V.B.1 Customer needs
Quality function deployment (QFD), also known as the house of quality, is a relationship matrix technique used to systematically translate a customer’s requirements/ wants into operational requirements, and communicate the customer’s voice, in understandable terms, downward though the organization. QFD translates the customers’ voice into product or service characteristics that when present can affect customer satisfaction.
Quality function deployment (QFD) has been used to develop products that delight the customer by providing features that are beyond their stated requirements. In many cases, the customer did not know that these options were possible, so they were not on a list of needs or priorities. By comparing the customer’s requirements to product and service features, the company typically focuses on identifying and prioritizing the agreements and gaps. From this analysis, innovative new offerings are more likely to become apparent. These can provide a greater probability of moving the company into the “delighting” quality level. Findings from a competitive analysis may also identify opportunities for significant improvement.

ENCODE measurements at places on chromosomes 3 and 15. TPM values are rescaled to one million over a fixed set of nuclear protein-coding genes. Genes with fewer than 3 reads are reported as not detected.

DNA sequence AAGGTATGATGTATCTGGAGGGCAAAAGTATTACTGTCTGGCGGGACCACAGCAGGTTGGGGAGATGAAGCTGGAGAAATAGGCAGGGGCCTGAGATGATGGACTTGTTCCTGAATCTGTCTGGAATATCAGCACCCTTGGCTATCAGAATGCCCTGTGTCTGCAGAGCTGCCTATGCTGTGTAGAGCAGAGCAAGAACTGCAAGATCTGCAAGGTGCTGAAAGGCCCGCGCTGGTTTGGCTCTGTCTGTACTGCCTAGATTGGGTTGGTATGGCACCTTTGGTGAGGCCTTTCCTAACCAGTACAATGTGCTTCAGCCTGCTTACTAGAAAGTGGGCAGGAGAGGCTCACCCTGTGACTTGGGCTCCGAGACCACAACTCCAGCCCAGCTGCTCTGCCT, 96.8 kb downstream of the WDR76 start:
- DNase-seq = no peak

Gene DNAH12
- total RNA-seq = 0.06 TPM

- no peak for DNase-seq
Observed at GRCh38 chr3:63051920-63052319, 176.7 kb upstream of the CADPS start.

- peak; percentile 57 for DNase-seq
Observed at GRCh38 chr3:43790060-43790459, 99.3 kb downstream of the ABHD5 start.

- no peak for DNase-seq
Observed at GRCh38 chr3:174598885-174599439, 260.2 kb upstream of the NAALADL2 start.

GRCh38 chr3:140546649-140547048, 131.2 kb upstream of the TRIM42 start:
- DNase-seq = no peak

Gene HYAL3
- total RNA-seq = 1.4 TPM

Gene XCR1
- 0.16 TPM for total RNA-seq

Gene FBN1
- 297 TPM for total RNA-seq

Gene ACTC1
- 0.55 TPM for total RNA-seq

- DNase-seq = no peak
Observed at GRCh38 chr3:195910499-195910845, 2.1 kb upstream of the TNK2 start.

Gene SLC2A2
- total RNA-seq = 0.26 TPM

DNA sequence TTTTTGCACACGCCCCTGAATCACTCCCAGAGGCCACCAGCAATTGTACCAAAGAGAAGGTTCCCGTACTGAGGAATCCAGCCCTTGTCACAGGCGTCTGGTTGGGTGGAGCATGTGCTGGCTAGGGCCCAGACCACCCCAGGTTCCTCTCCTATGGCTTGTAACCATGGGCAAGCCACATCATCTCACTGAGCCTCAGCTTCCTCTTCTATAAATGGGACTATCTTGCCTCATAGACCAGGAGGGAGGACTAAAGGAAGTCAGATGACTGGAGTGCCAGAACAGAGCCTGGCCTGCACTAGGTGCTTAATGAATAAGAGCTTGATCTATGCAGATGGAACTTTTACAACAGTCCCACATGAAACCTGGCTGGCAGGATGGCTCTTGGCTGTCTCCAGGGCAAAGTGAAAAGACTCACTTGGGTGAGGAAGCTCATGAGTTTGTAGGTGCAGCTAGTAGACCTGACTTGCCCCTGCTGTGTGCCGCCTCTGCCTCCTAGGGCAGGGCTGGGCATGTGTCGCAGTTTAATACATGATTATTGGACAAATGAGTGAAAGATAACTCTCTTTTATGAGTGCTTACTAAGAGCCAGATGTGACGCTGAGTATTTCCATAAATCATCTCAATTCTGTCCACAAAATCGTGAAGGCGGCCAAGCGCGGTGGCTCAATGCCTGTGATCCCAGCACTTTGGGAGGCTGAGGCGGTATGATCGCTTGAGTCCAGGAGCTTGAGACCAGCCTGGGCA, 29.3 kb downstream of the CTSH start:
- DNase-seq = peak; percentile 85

Quality function deployment (QFD) is a method developed in Japan beginning in 1966 to help transform the voice of the customer into engineering characteristics for a product. Yoji Akao, the original developer, described QFD as a "method to transform qualitative user demands into quantitative parameters, to deploy the functions forming quality, and to deploy methods for achieving the design quality into subsystems and component parts, and ultimately to specific elements of the manufacturing process." The author combined his work in quality assurance and quality control points with function deployment used in value engineering.
The house of quality, a part of QFD, is the basic design tool of quality function deployment. It identifies and classifies customer desires, identifies the importance of those desires, identifies engineering characteristics which may be relevant to those desires, correlates the two, allows for verification of those correlations, and then assigns objectives and priorities for the system requirements. This process can be applied at any system composition level (e.g. system, subsystem, or component) in the design of a product, and can allow for assessment of different abstractions of a system. The house of quality appeared in 1972 in the design of an oil tanker by Mitsubishi Heavy Industries.
Sounds complicated doesn’t it? It’s not as complicated as it sounds. This resource will introduce you to the basic concepts of Quality Function Deployment and provide you with some tools to get you started.
Quality Management BOK Reference
V Customer Focused Organizations
V.B Customer Relationship Management
V.B.1 Customer needs - Use quality function deployment (QFD) to analyze customer needs in relation to products and services offered. Use the results of the analysis to prioritize new, future development in anticipation of changing customer needs.
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